To answer your questions, I do like the non-mountain bike handle bars(like cruiser style), dual pedal assist and throttle, disk brakes and solid frame. I'd like to keep price under $3000.00. That eliminates your two suggestions, Specialized and Stromer. I was leaning a bit towards the Pedigo City Commuter over the Interceptor. I will ride both again. I'm still going to test ride the Izip line(Dash and Path+). I also see how the fat, slimed tires are a real plus. Have I missed anything?
 

DashRiprock

Active Member
Since your budget is defined, I would see what kind of price you can find up here on the Dash (hint: search is your friend) and spend the rest outfitting it to that level (it won't take long).
 

Court

Administrator
Staff member
Hi Court,
Thanks for the reply. Btw, you are doing an incredible job on this site and all your reviews. Obviously a labor of love for you.
To answer your questions, I do like the non-mountain bike handle bars(like cruiser style), dual pedal assist and throttle, disk brakes and solid frame. I'd like to keep price under $3000.00. That eliminates your two suggestions, Specialized and Stromer. I was leaning a bit towards the Pedigo City Commuter over the Interceptor. I will ride both again. I'm still going to test ride the Izip line(Dash and Path+). I also see how the fat, slimed tires are a real plus. Have I missed anything?
I owned a 48 volt City Commuter and used it for commuting to work for about a year and really enjoyed the setup. Eventually I put a Thudbuster on it because the frame is a bit stiffer but the large tires are great and it does have throttle and assist. The neat thing about the new Interceptor is that it offers the same control system (assist and throttle) as the City Commuter but I find it more relaxed due to the Cruiser design. In recent years I've gone towards full suspension ebikes because I ride so much, the extra support goes a long way when you ride every single day and also do some off roading :)
 

MarcD

Active Member
Mike,

Here is something I have learned that you might want to consider as you ride: the total elevation is less important as to the grade, or steepness of the climb. I rode a Stromer St-1 Platinum and a Specialized Turbo up the same 10 percent-ish grade hill, and the Stromer bogged down. It doesn't like climbing under 8-10mph. The Turbo flew up without a problem. The Platinum has 30Nm of torque which is lower than a lot of 500w direct drive hub motors, which tend to be 40Nm. On another 4% grade both bikes climbed the same.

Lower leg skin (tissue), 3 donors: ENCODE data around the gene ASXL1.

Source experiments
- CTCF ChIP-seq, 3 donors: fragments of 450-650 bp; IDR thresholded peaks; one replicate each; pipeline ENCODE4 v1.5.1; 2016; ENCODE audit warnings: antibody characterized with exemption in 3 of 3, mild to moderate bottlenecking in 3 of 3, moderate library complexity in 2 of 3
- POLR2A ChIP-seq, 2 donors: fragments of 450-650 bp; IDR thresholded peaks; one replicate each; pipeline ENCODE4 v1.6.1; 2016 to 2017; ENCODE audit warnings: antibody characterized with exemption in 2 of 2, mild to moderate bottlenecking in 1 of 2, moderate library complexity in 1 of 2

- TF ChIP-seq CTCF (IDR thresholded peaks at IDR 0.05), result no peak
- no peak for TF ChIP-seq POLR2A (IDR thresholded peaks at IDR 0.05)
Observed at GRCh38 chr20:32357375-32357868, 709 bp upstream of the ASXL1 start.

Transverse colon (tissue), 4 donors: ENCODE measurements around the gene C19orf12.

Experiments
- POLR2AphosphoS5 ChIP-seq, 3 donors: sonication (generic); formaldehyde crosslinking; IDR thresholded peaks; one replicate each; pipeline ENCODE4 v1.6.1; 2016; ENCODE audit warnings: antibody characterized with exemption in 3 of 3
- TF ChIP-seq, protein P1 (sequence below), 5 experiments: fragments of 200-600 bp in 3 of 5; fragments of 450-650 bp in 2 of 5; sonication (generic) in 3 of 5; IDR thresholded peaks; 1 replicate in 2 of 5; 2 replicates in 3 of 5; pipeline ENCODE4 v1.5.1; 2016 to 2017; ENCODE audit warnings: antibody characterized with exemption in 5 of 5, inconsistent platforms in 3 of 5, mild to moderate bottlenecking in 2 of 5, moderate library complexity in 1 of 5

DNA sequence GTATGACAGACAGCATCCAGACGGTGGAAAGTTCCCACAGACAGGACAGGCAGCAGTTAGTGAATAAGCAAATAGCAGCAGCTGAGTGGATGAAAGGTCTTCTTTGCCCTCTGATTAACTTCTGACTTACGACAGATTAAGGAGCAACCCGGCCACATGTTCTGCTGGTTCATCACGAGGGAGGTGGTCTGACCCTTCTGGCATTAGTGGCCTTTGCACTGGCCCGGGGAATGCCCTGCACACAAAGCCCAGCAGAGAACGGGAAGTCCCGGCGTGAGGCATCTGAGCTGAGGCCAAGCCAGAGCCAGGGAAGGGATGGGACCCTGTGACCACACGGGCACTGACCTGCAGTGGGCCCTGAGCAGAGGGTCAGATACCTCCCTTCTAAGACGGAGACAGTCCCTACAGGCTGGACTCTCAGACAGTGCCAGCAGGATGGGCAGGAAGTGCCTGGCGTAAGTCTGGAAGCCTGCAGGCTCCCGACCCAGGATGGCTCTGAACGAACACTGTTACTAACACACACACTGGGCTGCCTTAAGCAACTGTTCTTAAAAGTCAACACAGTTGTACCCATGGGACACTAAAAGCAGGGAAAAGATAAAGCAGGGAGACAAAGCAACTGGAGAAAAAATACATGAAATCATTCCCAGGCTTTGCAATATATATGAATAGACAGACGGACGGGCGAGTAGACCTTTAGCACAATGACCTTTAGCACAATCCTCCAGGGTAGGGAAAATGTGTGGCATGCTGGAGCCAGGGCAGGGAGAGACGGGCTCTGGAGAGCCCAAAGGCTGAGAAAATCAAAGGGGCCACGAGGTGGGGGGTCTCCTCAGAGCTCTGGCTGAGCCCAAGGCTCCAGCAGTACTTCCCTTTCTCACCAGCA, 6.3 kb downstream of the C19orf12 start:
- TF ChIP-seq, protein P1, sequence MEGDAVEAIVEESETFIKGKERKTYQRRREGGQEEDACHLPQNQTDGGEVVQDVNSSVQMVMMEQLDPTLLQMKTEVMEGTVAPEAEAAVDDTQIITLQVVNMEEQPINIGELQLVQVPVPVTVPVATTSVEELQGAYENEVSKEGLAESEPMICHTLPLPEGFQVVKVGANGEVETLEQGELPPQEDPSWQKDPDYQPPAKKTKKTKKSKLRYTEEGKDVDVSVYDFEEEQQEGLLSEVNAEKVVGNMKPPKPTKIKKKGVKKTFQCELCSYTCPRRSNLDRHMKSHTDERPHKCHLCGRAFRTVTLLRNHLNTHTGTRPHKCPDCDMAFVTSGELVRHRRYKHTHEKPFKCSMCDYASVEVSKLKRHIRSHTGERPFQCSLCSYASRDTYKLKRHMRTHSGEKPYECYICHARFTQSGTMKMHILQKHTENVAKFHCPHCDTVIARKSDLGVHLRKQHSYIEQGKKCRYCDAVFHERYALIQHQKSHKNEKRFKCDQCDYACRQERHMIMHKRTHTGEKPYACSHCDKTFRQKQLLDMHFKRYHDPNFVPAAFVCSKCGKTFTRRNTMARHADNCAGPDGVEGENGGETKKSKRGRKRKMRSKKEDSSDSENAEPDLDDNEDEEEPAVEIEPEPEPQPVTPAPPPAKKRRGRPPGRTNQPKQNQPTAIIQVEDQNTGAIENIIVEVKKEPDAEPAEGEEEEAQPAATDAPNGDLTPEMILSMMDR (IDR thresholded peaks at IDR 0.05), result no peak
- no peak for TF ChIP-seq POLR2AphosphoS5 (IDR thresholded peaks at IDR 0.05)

In other words, there is a tipping point in terms of grade where gravity simply overcomes the available energy and torque of the bike. The E3 Dash is a 40Nm bike, so it would be a bit better than the ST1 Platinum. I think the E3 Path+ is also 40Nm. The E3 Peak is 65Nm center-drive if you are really interested in climbing. Here is a web site that will simplify the grade calculation if you need: http://www.csgnetwork.com/inclinedeclinegradecalc.html

I am in the same situation in a lot of ways (and weighs) of clocking in at 260lbs. When I started cycling last August I was 310lbs. I think e-bike commuting is a great way to get a workout most days. Good luck in your search!
 

MarcD

Active Member
Mike: also found this video on the City Commuter. From NZ, where he climbed 1,500 (not sure if it was ft or meters) and got 45km with energy left.


Looks like it climbs like a champ.
 

Mike P

New Member
Marc,
Congrats on your increased fitness. Hopefully I can match your results. Your info on climbing various grades is very interesting to me. In reviewing my route luckily most of my climb is gradual. There is one killer grade for about a block. That will definitely eat some battery. Again great info.
 

Charly Banana

Active Member
I am in the same situation in a lot of ways (and weighs) of clocking in at 260lbs. When I started cycling last August I was 310lbs. I think e-bike commuting is a great way to get a workout most days. Good luck in your search!

Congratulations, that is so awesome!
The nice thing about e-bikes is you can get as much of a workout as you want, but when you need a little help or want to take it easier you can. That makes much more fun to ride. For me, the result is I can't wait to get back out and ride some more.